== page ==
"I agreed with alot of what you said tonight, especially when you talked about the values of rationality and science. But I have some concerns as well. I've been studying Ayn Rand's philosophy for 9 years, and I've read all of her books. What I've found in Rand's writings in foreign policy is that she is usually very skeptical of the neccesity of the United States engaging in war. In fact, in her essay, 'The Roots of War' in Capitalism: The Unknown Ideal she condemns every U.S. intervention that was entered into in her lifetime, including U.S. involvement in World Wars I & II, and the wars in Korea and Vietnam. In another essay called 'The Chickens Homecoming' in Return of The Primitive: The Anti-Industrial Revolution, she specifically attacks 'interventionism' and defends 'isolationism.' Yet many of the policies you advocate sound very interventionist by her standards. How do you reconcile your views with that of Ayn Rand's?"

At this point, I expected him to accuse me of misrepresenting Rand's philosophy. But instead, he said I was absolutely right, that Ayn Rand was an isolationist, and that he agreed with her. Then he went on to say that America had no business whatsoever trying to "spread democracy"or rid the world of  "weapons of mass destruction." He said the Vietnam and Korean wars were wrong. He said that if the South Koreans can't defend themselves now we should "let them rot." Then he said "The only justification for war is when the United States is attacked or there is undeniable proof of an immenent attack." After that, he explained that Iran's Islamic Fundamentalist government is harboring Al-Qaeda cells and is trying to develop nuclear weapons. He said he didn't care if the Islamists took over all of the middle east, "as long as they don't mess with us," but that they had shown that they would not keep to themselves.

As I listened to this guy answer my questions, I was shocked at how completely reasonable he seemed. He contradicted everything I had been led to believe about ARI from reading essays on their website and from seeing him on television. He wasn't some kind of cult fanatic. He was simply a reasonable person with very strong views, just like me.

At one point he talked about how some Objectivists disagree with him about the idea that we shouldn't be trying to "spread democracy." My friend Aaron asked him, "You mean people disagree at ARI? I thought you guys didn't tolerate disagreement." He replied, "No, we disagree about all kinds of things. We just don't disagree about the fundamental principles of Objectivism. You've been misled about ARI from the very beginning." Afterwards he said, "There are some mean people who support ARI, but there are mean people in every movement. Don't judge the whole movement by a few individuals."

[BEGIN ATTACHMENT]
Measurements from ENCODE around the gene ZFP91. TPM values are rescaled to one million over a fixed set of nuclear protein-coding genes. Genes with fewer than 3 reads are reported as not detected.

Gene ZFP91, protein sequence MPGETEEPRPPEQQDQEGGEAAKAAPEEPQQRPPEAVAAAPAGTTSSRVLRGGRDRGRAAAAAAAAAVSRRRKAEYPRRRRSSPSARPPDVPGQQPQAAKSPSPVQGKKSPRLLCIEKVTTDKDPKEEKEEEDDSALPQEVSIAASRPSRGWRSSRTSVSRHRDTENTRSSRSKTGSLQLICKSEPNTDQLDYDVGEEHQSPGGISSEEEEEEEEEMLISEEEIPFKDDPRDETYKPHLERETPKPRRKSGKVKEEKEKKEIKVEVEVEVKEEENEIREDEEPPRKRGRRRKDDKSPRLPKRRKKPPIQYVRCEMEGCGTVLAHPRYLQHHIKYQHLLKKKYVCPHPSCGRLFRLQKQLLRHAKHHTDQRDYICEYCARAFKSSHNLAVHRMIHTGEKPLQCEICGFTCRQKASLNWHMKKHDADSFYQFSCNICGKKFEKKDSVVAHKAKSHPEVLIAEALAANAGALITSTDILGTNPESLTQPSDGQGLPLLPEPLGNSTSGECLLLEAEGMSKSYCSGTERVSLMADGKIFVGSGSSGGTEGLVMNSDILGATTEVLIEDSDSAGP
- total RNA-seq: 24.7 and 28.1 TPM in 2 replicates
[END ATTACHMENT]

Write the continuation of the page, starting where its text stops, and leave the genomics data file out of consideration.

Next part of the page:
After the lecture ended, I went up to Dr. Brook and thanked him personally for answering my questions. I told him about Georgia Objectivists. He gave me his card and said he'd love for us to host a meeting in which he could come and speak and tell everyone what ARI is all about and what kind of things it does. I told him we would try to set that up.

Afterwards, several members of Georgia Objectivists along with members of the Fellowship of Reason who had attended the lecture went to dinner at Fellini's Pizza. We were all talking about what an amazing speaker this guy was and how well he had answered people's questions. Several of us wondered aloud how in the world we could have been so wrong about ARI. What we figured out in the discussion is that it seems that Yaron Brooke is a significantly different person from the people you usually hear about, such as Leonard Peikoff and Peter Schwartz. Brook apparently realized that there were problems in ARI and has been trying to fix them. Now he is Executive Director, and the possibilities are practically limitless.

There are still many things Brook argued for that I am not sure I support, but that is not really the point. The point is that he is a reasonable person who makes arguments based on Objectivist principles. I now have a very different view of the Ayn Rand Institute, and I don't think that view is going to change anytime soon.

Now I have to deal with the hard part: how to reevaluate my life's work with one less enemy to fight. But that's a "problem" I'll be happy to deal with.